Here Are The Rules That Bustle Rule Breakers Attendees Say They're Proudest To Have Broken
Laurel Thatcher Ulrich's quote, "Well-behaved women seldom make history" is one that you've probably heard many times in your lifetime. It's been inscribed everywhere from Instagram captions to endless Etsy merch, but extending the quote beyond its limitation to "women," the words feel particularly resonant today at Bustle's first Rule Breakers event, a day that's all about celebrating female and non-binary rule breakers everywhere. As attendee Brittany Miller said, "I'm entitled to have a voice that's just as loud as everyone else's, even as a black person, a woman, and being queer...being out loud about who I am in all those minority identities is the rule I'm most proud to have broken."
The quote was first coined in 1976 by Ulrich, a Pulitzer-winning historian and Harvard professor, and just like how the quote became a slogan for people hoping to break the mold, Rule Breakers is a space for people to share their own ways of breaking the mold in their day-to-day lives. In the spirit of the event, we spoke to attendees to ask what rule they are proudest to have broken in their lifetime, no matter how big or small their acts of defiance were. And their responses were every bit as amazing as you would expect. One attendee, Hadassah Williams, revealed, "I broke a rule about the idea of education, of what you can accomplish and how it can be made. I wasn't doing well in high school at all...I went through pain and it was a lot for me, but I found my way back around — that's the rule I broke."
These are just some of the ways that event attendees have broken the rules, and made the world a better place in the process.
"In the 6th grade, one of my teachers was so terrible, she reminded me of Professor Umbridge from Harry Potter. Her way of teaching was always just reading the textbook to us. I had a question about something in the textbook one day, and she ignored me and just continued reading it as her answer. So I got frustrated and I said, ‘No, can you actually teach us?’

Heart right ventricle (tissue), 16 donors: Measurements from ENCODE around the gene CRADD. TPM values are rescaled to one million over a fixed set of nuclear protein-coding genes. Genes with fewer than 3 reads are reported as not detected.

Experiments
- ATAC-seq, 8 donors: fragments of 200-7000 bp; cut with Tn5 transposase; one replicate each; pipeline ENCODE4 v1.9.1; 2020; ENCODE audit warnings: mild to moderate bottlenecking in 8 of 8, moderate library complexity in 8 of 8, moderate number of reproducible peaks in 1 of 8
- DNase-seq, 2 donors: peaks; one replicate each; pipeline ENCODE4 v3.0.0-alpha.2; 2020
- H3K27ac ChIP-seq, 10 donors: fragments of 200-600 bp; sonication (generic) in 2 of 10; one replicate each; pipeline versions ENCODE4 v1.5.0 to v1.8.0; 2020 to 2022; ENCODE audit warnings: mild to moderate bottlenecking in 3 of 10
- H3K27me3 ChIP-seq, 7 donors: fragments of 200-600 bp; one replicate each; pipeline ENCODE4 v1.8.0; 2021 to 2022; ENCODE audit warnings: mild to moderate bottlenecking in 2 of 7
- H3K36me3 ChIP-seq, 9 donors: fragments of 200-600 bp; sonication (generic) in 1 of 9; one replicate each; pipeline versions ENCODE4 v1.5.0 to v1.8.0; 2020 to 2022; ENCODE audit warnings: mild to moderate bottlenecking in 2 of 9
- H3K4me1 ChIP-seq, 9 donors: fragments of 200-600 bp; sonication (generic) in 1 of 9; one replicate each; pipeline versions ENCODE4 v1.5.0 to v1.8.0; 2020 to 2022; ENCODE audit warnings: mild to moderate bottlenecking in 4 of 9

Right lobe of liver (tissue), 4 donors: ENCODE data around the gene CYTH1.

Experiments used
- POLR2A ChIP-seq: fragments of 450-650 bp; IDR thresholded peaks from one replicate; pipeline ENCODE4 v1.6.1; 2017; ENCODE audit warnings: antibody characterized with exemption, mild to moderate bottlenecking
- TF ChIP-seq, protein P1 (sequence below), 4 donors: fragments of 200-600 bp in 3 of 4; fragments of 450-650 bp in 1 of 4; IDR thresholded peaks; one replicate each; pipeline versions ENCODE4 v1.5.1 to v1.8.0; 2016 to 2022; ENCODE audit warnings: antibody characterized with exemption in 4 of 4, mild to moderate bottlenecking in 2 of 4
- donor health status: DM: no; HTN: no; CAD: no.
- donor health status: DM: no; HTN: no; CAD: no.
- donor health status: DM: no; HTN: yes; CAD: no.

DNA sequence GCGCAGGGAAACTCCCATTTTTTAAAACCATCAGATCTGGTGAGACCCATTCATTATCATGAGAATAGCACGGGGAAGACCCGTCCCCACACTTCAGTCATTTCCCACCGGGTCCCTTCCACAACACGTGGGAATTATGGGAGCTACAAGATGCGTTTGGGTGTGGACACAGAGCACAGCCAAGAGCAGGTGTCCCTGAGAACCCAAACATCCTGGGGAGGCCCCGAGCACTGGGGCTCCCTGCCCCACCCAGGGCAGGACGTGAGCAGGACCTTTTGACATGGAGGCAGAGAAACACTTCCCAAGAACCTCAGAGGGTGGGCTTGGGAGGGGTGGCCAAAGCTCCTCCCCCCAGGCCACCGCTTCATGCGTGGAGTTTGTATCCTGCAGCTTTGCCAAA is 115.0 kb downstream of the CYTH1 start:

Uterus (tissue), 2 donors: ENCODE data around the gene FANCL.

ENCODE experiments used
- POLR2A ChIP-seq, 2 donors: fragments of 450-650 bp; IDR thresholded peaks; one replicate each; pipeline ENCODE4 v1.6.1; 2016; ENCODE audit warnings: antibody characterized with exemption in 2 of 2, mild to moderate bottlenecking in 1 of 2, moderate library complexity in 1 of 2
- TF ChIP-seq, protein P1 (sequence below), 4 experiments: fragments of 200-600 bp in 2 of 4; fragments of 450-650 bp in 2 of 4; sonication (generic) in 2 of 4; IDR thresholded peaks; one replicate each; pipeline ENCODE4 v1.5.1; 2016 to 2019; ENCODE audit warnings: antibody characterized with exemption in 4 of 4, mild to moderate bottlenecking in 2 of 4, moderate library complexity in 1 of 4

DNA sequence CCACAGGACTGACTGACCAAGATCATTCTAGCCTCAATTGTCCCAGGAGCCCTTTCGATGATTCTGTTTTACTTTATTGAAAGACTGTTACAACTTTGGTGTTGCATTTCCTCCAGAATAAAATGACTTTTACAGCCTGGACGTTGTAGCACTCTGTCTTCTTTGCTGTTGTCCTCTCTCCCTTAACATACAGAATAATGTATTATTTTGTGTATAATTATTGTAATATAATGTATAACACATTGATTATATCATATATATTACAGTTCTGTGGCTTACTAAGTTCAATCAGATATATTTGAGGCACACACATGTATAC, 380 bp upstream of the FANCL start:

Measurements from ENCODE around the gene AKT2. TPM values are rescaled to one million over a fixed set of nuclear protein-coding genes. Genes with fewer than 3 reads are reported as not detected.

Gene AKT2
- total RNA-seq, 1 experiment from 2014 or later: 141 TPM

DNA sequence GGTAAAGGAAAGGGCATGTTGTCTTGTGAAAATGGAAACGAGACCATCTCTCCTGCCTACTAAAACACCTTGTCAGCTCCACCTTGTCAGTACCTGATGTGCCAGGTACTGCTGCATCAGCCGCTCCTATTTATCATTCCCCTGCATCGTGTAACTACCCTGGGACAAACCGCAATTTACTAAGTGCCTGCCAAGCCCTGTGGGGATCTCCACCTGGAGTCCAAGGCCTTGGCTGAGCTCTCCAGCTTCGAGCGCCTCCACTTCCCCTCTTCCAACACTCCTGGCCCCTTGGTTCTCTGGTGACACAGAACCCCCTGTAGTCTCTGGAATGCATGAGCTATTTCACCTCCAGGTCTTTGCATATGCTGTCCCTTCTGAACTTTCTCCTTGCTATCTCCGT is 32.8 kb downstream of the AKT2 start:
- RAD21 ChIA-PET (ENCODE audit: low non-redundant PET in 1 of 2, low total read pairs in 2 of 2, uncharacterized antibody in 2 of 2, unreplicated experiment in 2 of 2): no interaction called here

It didn’t feel like I was breaking a rule at the time, but people came up to me later in the hall and high-fived me for speaking out.”
“Just that I try to continually remind myself not to hold myself to specific standards because I’m a woman.”
"In college I was the executive editor of our school magazine, and we wanted to do a story on sex and BDSM, things that haven't really been touched on in a school publication. Our professors warned us not to because they thought the school wouldn't love it, but we went ahead with it anyway because we really thought it was important to explore sex and tell people this is normal, whatever you like is normal.
It ended up being an incredible spread with really great feedback. We got in a little bit of trouble, but the magazine is still standing."
Hadassah Williams and Brittany Miller:
Hadassah: "Education. I ended up dropping out of high school for some time and then entering an alternative school. I broke a rule about the idea about education, of what you can accomplish and how it can be made. I wasn’t doing well in high school at all...I went through pain and it was a lot for me, but I found my way back around — that’s the rule I broke."